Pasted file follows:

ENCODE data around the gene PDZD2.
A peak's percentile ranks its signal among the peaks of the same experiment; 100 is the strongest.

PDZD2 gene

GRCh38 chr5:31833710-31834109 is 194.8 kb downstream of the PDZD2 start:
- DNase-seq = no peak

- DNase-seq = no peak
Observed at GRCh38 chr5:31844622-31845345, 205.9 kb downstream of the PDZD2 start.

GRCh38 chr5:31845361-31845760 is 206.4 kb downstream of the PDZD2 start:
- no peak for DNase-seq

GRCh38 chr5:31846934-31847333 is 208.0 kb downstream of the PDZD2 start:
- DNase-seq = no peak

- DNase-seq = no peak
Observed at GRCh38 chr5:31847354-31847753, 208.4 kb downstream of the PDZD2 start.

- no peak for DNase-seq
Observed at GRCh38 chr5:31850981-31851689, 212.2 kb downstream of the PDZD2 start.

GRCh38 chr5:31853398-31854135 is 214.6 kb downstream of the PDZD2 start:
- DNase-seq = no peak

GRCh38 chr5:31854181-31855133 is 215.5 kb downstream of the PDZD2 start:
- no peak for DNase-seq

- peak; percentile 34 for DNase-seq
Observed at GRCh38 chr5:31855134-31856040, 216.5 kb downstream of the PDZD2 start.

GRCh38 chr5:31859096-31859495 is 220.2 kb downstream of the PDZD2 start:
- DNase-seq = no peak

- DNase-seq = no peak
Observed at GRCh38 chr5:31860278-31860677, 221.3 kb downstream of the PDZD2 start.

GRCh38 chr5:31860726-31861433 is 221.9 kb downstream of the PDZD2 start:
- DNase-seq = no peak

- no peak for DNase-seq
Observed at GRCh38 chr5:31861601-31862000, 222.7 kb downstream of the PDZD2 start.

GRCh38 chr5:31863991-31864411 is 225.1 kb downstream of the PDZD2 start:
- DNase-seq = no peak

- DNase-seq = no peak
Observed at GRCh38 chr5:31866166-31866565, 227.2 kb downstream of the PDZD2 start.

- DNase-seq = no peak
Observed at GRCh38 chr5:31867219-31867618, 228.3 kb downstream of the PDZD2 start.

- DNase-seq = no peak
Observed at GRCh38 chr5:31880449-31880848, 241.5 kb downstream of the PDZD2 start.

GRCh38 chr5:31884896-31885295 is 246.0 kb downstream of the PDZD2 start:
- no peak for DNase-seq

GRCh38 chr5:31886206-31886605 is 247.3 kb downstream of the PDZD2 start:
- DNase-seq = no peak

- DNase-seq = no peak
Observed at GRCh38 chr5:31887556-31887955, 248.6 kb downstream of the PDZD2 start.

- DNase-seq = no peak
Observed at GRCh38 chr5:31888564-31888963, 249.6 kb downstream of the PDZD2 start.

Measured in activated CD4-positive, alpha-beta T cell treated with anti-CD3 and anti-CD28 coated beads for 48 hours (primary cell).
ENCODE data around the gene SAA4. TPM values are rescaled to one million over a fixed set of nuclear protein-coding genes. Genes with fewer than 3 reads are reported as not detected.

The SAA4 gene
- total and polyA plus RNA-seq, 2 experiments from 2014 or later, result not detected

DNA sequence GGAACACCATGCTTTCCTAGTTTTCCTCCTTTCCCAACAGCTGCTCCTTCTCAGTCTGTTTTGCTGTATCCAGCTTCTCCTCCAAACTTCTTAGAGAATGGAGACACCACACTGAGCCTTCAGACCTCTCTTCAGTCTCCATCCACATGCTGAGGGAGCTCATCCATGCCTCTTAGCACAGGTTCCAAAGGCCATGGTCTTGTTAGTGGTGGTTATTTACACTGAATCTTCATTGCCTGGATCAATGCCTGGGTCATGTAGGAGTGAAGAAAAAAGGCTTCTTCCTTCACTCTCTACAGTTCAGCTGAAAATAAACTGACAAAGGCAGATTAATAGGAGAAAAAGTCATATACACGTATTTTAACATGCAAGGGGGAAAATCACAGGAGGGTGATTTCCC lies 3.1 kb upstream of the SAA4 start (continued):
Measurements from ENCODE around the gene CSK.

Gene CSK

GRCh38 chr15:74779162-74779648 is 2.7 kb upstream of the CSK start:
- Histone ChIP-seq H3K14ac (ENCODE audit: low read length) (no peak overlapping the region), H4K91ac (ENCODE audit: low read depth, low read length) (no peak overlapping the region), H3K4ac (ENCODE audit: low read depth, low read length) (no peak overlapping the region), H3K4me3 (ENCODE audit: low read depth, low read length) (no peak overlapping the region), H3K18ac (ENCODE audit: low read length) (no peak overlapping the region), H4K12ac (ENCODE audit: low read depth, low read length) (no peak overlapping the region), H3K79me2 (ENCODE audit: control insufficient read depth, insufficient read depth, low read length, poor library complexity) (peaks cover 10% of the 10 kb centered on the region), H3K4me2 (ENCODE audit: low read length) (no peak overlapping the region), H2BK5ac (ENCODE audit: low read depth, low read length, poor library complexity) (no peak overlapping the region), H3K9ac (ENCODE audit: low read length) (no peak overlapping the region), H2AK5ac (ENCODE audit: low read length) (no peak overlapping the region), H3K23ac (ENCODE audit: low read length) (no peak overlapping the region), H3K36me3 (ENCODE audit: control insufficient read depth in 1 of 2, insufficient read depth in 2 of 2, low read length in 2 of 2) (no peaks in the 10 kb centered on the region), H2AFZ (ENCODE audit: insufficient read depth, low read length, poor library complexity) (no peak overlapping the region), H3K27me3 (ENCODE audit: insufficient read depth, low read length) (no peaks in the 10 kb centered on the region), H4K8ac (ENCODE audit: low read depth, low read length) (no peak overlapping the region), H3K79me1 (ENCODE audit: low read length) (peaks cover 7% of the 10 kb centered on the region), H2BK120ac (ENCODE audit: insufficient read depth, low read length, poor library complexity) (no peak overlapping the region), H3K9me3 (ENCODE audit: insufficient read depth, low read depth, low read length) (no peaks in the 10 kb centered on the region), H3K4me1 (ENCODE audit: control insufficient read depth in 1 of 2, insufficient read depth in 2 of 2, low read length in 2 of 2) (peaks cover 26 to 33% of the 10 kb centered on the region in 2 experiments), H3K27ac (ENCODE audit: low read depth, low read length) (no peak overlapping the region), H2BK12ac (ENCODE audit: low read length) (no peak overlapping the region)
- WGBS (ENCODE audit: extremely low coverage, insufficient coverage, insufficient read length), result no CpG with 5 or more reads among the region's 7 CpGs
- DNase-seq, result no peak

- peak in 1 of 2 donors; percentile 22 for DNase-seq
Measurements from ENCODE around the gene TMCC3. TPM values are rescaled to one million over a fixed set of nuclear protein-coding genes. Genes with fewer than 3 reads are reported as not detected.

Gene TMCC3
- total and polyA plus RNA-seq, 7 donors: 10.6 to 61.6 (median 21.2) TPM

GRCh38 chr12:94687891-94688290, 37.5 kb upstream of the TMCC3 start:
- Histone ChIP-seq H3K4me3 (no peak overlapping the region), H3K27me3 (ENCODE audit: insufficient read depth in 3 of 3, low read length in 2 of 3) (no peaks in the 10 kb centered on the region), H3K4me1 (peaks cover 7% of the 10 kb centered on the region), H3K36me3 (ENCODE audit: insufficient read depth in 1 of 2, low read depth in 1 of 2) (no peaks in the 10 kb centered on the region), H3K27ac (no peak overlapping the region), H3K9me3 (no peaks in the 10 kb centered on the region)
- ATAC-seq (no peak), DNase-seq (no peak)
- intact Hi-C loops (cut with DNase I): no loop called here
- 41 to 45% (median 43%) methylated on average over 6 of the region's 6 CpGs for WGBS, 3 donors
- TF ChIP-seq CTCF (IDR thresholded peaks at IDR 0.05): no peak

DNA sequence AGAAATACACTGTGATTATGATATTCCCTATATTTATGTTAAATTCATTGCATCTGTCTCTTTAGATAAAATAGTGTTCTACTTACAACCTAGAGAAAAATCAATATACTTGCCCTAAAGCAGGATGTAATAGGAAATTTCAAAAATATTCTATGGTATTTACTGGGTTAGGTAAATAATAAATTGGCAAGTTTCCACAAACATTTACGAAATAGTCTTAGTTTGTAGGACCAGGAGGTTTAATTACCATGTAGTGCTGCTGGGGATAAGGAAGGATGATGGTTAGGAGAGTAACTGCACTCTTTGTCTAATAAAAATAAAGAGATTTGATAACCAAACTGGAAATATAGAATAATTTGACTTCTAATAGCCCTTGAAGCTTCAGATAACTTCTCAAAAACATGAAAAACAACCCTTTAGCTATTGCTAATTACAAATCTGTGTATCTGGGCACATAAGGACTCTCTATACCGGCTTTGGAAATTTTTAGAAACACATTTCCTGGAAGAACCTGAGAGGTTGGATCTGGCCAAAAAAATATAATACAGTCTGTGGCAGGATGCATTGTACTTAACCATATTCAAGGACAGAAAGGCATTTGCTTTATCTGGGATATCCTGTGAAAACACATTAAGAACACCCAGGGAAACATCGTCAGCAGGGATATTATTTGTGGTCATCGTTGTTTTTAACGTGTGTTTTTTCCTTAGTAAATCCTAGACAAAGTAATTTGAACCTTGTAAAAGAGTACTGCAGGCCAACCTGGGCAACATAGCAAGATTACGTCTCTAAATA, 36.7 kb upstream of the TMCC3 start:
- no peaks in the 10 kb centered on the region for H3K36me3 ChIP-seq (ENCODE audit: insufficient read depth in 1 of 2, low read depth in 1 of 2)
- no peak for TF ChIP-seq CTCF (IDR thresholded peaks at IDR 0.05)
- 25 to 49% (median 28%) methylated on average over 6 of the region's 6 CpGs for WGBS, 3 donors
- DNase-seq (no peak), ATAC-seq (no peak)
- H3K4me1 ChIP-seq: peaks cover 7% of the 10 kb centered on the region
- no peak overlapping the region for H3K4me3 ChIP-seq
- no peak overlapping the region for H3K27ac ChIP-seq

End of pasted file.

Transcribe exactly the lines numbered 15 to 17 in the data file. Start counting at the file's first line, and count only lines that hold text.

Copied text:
Observed at GRCh38 chr5:31850981-31851689, 212.2 kb downstream of the PDZD2 start.

GRCh38 chr5:31853398-31854135 is 214.6 kb downstream of the PDZD2 start:
- DNase-seq = no peak